Wednesday, April 22, 2009

Times Were...

I’ve been getting back into playing tennis lately. I played a ton when I was a kid. From about 12 or so years-old through high school, between lessons, leagues, and recreational matches, I couldn’t even guess how much time I put in on the court. In any event, it was a lot.

I took a bit of a hiatus through college. It was due almost exclusively to the fact that I couldn’t find anyone to play against, and membership fees to an indoor club were not an option. So I put it on the shelf for a while, took the opportunities to play whenever they arose, and followed the game and it’s pros a little less aggressively than I had in high school.

Jump ahead until now, about 6 years later, and I’ve been fortunate enough to make a new friend who can play the game. And by play the game, I mean he’s more than just a backstop. I’m getting out and running around more, getting stronger in areas that have been dormant for a while, and getting enough pt that I’m considering getting a new racquet.

So to that end, here’s what I’ve noticed about the changes I’ve seen in the game as a whole…

Times were: hitting an open-stance forehand was lazy, inefficient, and somewhat frowned upon as overall bad technique; trademark of someone who did not have good coaching.
Now: you better figure it out in short order. People hit with more pace now then ever before and taking the extra step, while good form, isn’t always possible with a 90 mph groundstroke closing in on you. Not to mention, the way you have to slide on surfaces like clay necessitate at least knowing how to hit from an open stance.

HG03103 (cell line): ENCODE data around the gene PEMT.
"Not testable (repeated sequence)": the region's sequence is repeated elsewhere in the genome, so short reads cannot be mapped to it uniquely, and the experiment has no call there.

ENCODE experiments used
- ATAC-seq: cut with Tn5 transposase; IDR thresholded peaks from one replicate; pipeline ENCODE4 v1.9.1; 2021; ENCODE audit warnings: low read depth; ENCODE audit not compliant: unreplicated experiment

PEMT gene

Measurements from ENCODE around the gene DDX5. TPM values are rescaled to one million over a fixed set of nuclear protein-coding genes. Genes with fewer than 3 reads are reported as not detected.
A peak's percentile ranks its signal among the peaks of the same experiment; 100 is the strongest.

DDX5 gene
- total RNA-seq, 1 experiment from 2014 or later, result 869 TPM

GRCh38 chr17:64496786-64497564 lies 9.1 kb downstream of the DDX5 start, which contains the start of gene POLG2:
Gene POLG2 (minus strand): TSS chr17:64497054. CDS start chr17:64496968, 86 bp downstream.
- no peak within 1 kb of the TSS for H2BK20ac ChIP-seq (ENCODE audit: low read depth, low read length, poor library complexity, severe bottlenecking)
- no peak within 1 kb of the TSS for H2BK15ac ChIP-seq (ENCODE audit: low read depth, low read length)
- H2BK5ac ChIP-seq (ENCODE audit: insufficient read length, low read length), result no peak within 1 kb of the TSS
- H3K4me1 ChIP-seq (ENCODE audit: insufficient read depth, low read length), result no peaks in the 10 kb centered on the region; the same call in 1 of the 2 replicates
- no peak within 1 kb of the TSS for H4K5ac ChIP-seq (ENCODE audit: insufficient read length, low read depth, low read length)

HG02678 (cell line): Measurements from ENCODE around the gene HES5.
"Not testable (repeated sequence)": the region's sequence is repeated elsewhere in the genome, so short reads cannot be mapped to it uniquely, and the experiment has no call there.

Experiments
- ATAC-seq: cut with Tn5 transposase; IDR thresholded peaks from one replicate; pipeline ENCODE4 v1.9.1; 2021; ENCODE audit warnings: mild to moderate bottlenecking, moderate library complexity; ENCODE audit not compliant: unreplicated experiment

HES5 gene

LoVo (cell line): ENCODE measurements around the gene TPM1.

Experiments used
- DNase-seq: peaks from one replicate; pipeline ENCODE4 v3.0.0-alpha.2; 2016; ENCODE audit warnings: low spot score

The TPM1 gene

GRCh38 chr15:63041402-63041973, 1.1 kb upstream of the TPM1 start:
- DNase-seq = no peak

Times were: you were bombing serves at 110 mph. I remember the first US Open that I really paid attention to was a match featuring Jimmy Connors, which should tell you that was probably 20 years ago give or take. It was amazing to everyone that his serve was moving around 108. Pete Sampras helped to elevate the serve smacking them in the mid-120’s with pin point control. And monster lefty Goran Ivanisevic was a marvel dropping bombs in the neighborhood of almost 140. As far as the women’s tour, Brenda Schultz-McCarthy set the benchmark being the first woman to hit the 120 mark in the early 90’s.
Now: Andy Roddick has been recorded as dropping the biggest bomb at 155 mph. And for that matter, if he hits one as slow as 115, he’s hurt or exhausted.

Times were: a western-grip for ground strokes was novel. The first people I remember with really western grips were mostly clay players with big, looping ground strokes. But then I remember reading about Jim Courier holding his forehand western to evoke more spin naturally.
Now: does anyone use anything else?

Times were: you would never, ever, ever, ever swing at a volley. Showy, inefficient, nearly impossible to control, just bad tradecraft.
Now: you can thank the great Andre Agassi for laying rest to those statements. He’d take a chest-high ball and swing away no matter where he was on the court. Now, like an open stance on ground strokes, its common practice.

Times were: racquets were wood.
Now: who the hell knows what all materials they use these days? But I guess that’s just technology and product advancements. What I found more interesting is the head size. As the materials changed, the racquets got lighter, the heads got bigger, which is not hard when compared to their wood counterparts. They tended to settle around the 95 square inch mark for mid-size models, and 110 for oversize. Then something interesting happened- they started getting smaller again. Pete Sampras and Jim Courier used the original Wilson ProStaff. That thing was a heavy club with an 85 square inch head. A lot of people thought they were nuts. Now, the philosophy of the players has changed such that they are moving back towards smaller heads and heavier racquets. A mid-size now is likely to run close to 90 or 93 inches. They still have the 95 inch models, but some of them now run all the way down to 85. Not to mention, Oversizes seem to run to the 105 mark anymore. I guess it all speaks to the evolution of the player getting stronger and wanting an edge in control.

Funny what you pick up…


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